Louisville Magazine

SEP 2016

Louisville Magazine is Louisville's city magazine, covering Louisville people, lifestyles, politics, sports, restaurants, entertainment and homes. Includes a monthly calendar of events.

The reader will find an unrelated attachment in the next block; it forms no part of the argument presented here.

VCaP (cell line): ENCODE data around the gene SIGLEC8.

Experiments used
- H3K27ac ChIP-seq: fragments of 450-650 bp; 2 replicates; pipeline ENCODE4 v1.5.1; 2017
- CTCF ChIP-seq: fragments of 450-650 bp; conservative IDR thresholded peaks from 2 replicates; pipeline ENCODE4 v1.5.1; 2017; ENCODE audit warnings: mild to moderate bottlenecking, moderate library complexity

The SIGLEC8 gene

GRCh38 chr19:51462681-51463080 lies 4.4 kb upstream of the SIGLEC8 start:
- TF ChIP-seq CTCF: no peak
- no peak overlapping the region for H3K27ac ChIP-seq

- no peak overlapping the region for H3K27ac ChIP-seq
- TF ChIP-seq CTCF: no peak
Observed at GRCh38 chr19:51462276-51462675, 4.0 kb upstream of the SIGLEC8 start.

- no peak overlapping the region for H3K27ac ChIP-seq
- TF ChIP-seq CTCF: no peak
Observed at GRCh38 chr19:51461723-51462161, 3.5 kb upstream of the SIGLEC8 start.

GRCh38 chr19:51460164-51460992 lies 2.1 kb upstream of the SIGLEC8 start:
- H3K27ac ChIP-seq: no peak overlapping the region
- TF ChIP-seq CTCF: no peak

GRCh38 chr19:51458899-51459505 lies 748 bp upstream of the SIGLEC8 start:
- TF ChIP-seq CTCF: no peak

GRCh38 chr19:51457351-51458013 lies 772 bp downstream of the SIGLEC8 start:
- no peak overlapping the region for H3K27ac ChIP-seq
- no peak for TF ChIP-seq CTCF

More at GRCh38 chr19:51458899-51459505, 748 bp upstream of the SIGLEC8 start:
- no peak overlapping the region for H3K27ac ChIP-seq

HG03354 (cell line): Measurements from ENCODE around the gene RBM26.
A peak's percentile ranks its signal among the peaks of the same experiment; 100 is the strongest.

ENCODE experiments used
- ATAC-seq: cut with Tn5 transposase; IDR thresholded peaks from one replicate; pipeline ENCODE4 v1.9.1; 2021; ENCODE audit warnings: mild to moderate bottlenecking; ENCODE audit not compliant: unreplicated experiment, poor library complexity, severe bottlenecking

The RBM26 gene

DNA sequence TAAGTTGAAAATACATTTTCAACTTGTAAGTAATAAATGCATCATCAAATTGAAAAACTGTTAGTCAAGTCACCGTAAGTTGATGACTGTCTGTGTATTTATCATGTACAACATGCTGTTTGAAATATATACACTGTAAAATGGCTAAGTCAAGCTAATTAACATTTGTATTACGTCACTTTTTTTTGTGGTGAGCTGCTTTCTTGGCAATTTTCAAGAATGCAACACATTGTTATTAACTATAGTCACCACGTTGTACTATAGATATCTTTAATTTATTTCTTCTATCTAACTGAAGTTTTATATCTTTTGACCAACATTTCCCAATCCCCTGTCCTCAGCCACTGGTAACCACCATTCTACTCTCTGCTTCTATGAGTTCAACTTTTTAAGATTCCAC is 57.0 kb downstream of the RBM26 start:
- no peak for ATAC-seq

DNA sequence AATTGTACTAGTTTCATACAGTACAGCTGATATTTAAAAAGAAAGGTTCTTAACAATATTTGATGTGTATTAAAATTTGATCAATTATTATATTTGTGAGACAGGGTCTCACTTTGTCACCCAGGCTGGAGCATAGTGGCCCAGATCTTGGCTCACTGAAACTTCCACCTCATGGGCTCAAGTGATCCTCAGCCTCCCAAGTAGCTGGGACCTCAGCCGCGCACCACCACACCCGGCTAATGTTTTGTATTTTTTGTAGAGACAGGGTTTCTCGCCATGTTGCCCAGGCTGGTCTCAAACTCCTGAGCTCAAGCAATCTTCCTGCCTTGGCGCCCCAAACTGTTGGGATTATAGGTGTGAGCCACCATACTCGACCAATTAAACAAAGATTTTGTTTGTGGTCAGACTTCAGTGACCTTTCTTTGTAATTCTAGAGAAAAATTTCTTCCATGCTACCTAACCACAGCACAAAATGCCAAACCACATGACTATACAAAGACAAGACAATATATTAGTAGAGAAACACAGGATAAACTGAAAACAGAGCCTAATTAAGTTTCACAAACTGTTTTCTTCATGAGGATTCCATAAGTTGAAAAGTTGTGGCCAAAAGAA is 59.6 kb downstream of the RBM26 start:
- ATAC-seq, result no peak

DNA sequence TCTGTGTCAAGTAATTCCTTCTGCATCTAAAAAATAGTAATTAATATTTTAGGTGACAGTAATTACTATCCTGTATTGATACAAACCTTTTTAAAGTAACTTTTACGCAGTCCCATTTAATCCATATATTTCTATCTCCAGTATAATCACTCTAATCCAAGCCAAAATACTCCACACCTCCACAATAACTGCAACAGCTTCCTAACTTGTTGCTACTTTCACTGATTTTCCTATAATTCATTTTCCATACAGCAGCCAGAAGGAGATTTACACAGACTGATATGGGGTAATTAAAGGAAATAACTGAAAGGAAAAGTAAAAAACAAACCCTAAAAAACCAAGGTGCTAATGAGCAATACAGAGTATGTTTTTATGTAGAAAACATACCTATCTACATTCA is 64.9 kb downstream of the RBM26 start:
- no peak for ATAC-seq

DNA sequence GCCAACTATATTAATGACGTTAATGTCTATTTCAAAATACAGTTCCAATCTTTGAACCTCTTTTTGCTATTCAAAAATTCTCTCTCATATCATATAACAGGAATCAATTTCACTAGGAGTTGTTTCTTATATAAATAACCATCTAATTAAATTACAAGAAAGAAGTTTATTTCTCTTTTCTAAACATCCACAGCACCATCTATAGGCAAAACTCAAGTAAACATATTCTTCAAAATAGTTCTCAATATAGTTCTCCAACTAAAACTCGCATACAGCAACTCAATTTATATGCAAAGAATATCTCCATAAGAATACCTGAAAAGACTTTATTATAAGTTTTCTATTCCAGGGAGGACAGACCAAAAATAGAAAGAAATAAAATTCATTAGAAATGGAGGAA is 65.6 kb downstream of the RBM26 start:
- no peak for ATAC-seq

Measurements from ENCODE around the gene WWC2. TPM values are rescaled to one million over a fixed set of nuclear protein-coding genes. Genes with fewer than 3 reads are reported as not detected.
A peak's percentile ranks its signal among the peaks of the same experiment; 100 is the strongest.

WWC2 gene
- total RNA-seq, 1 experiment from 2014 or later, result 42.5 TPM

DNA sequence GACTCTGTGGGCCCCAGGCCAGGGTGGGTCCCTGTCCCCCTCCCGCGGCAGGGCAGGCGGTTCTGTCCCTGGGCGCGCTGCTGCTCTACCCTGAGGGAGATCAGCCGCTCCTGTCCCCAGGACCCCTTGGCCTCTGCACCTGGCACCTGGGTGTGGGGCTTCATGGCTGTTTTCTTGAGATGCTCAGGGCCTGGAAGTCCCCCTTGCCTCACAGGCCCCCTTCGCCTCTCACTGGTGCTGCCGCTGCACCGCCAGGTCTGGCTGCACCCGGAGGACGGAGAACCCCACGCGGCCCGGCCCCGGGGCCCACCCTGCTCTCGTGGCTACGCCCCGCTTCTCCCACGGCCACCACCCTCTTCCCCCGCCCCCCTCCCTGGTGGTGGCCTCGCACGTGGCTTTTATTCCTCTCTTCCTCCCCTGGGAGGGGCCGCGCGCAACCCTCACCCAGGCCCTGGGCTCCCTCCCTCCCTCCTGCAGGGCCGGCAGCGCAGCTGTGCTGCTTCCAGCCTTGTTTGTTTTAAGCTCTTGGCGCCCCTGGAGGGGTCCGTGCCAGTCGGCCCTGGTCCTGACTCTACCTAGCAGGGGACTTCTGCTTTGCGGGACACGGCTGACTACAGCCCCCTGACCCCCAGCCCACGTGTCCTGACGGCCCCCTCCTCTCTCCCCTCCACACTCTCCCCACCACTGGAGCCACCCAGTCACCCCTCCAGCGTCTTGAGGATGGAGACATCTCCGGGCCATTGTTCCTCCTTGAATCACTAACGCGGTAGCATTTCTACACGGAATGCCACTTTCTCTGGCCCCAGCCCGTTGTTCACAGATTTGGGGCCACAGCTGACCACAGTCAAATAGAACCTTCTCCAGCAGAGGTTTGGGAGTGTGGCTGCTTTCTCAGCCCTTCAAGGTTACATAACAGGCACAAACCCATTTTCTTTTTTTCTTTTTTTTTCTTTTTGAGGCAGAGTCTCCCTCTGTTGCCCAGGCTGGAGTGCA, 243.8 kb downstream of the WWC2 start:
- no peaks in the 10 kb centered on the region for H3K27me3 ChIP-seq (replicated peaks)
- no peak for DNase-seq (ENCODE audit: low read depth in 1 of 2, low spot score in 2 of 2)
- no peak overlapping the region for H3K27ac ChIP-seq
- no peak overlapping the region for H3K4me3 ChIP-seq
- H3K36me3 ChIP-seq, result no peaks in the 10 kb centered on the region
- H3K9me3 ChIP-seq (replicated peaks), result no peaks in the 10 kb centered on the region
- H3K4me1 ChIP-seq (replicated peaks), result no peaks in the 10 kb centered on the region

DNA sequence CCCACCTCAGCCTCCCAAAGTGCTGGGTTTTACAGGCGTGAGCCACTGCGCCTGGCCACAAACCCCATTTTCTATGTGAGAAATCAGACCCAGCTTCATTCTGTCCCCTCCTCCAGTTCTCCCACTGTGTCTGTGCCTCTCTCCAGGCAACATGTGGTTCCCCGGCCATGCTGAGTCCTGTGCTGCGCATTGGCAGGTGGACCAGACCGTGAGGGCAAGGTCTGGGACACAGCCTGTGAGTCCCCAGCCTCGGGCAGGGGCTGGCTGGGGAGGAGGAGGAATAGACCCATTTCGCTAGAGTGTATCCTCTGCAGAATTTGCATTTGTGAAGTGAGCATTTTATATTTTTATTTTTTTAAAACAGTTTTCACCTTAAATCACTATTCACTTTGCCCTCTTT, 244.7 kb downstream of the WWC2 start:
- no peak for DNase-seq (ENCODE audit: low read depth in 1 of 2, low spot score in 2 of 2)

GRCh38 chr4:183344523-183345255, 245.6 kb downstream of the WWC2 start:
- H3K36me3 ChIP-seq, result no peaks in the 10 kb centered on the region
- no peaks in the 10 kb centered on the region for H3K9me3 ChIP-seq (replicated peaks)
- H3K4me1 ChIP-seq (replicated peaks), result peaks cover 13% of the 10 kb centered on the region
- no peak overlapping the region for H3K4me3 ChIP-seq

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100 LOUISVILLE MAGAZINE 8.16 kentuckytotheworld.org e printing instructor would yell at him when he got his fingers too close to the machines. He was mean about it too, but that's the way you have to be when you're teaching someone to run a printing press. "It takes 18 years to be a printer," Duncan yells over the roar of the folding machine. He sidesteps between teetering, head-high towers of paper and feeds pages into one side of the machine. An intimi- dating series of rollers and winding gears sucks them in, spits them into a corner and shoots them forward onto a little belt, each neatly folded three times. Duncan's been working in Wayside's basement print shop for a decade now, the craft quick in his always ink-stained hands. Duncan has lived and worked at Wayside since he came here for the recovery program in 2002. Suddenly the man so accustomed to solitude lived a life of no privacy. "I guess I liked being alone, but it's not good for you," he tells me. e shelter houses 335 to 450 people every night. e concrete floors throughout much of the facility amplify footsteps to clod-hops; no one moves in secret here. ey live together, heal together, work together, eat together in the cafeteria. At Wayside, Duncan barely had time to think about drinking. erapy and work, therapy and work, and don't ever reach in after a snagged paper, William, it's not worth your fingers. Ten years swept by across the printing press rollers: letters, memorials, newsletters topped with crimson ink. Now Duncan runs the print shop himself. Now he knows everyone's name. He talks golf with buddies in the halls, goes out for a game whenever he can. At some point recovering tipped toward recovered, though no one speaks of alcoholism in the past tense. "I went through the recovery program." at's how Duncan puts it. And now he's down here in the print shop from about 8 in the morning to about 4 in the afternoon every weekday, printing and folding with contraptions easily mistaken for 14th-century torture devices. "I'd like to work in a real print shop," he says. "As far as pay goes, there's nowhere to go here." A copy crinkles into the machine and a noise like a jackhammer on blacktop assaults our eardrums. Duncan smacks a big red button and the whole operation stops. Quiet settles like a mist. is is the only silence I have heard at Wayside, the one place that sounds like solitude. Duncan fills an old box with exactly 1,000 folded copies. "I don't have to count them, but I do," he says. "ere's a lot of us here like that." He means a lot of people at Wayside have anxiety disorders like obsessive- compulsive disorder. He grabs one of the boxes, takes an old elevator up to a hallway, and steps out into the echoes to drop it off for enveloping. Fifteen different people ask him about Spike in 20 minutes. He's making it, he tells them. His rock is still there. "Spike is the reason I keep going," he tells me. He can never go back to the bottle and the bridge. e tortoise needs him, now more than ever. Nina Moseley bought Spike from a pet store when he was a tiny little reptile with no unbroken Continued from page 47

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